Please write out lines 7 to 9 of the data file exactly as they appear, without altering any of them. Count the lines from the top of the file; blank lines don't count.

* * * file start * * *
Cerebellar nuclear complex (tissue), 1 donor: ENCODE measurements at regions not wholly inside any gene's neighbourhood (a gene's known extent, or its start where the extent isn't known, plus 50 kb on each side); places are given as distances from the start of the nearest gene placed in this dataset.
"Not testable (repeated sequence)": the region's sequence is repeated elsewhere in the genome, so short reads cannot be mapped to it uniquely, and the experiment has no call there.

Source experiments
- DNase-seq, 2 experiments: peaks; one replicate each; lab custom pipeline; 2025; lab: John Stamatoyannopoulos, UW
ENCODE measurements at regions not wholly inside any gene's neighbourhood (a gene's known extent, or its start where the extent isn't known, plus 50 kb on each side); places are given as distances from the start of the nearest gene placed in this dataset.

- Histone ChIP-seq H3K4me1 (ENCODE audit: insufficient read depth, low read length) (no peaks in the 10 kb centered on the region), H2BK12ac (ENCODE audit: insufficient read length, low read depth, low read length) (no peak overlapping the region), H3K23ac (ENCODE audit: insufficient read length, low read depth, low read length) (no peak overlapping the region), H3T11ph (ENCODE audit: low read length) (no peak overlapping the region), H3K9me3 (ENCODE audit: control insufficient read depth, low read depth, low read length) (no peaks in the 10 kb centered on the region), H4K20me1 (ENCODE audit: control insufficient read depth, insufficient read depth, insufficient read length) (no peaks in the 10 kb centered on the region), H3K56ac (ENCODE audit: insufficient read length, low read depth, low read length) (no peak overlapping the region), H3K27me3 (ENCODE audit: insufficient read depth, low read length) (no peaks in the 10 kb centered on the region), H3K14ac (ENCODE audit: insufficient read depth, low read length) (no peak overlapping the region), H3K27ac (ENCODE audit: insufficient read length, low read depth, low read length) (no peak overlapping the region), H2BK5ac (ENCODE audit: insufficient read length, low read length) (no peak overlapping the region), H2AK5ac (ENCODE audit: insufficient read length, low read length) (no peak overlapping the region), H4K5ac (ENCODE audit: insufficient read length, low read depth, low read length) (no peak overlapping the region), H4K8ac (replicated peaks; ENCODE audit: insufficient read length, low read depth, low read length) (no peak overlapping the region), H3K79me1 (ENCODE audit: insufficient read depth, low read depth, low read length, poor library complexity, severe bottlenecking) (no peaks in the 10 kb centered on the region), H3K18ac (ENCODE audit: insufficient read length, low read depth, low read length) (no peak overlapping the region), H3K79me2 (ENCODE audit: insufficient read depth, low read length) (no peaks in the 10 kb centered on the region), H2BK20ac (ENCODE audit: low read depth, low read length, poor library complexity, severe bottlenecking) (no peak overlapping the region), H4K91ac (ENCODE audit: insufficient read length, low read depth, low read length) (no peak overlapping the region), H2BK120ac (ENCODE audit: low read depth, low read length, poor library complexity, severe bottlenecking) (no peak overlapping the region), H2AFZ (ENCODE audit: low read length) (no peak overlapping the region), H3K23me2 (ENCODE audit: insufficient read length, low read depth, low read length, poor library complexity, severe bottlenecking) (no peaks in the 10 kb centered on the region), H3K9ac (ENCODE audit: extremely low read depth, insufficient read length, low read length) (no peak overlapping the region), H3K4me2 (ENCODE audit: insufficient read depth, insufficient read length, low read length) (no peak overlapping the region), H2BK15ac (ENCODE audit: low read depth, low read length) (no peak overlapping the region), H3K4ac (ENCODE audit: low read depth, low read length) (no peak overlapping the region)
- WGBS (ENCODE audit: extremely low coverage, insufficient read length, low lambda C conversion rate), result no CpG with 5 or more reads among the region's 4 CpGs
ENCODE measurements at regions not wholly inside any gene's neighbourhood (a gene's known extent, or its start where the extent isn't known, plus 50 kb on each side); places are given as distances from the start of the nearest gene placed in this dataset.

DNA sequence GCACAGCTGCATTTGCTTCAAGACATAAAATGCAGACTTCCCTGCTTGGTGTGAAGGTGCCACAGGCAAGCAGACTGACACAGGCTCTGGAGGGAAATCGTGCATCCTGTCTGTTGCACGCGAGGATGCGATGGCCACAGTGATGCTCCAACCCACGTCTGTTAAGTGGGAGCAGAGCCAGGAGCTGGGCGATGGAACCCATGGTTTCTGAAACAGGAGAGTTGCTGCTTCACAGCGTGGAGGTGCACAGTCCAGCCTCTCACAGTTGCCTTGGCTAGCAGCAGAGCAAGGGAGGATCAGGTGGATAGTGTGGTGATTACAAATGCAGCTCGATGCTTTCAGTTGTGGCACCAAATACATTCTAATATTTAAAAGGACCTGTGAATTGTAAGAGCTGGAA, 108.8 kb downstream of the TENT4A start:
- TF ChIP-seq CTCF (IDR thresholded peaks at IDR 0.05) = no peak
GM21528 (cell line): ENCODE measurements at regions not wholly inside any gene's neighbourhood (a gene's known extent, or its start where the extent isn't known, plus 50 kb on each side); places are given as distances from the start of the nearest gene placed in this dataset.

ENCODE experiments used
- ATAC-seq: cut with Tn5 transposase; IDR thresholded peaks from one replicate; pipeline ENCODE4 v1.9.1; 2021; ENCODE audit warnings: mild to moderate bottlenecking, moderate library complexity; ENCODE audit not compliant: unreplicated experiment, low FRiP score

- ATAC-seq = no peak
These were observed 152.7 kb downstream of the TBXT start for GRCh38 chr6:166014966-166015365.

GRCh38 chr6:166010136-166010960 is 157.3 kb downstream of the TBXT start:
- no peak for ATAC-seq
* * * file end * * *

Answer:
- WGBS (ENCODE audit: extremely low coverage, insufficient read length, low lambda C conversion rate), result no CpG with 5 or more reads among the region's 4 CpGs
ENCODE measurements at regions not wholly inside any gene's neighbourhood (a gene's known extent, or its start where the extent isn't known, plus 50 kb on each side); places are given as distances from the start of the nearest gene placed in this dataset.

DNA sequence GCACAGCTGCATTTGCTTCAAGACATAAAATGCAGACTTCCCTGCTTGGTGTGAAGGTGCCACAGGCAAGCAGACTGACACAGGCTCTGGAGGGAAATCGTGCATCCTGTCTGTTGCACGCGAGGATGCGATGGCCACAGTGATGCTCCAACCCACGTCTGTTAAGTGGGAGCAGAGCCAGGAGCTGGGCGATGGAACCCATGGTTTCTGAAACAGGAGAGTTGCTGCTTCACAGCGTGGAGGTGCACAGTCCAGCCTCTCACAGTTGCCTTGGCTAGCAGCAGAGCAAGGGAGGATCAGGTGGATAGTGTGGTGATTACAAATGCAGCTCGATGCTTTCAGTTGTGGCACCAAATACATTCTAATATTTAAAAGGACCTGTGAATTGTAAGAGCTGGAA, 108.8 kb downstream of the TENT4A start: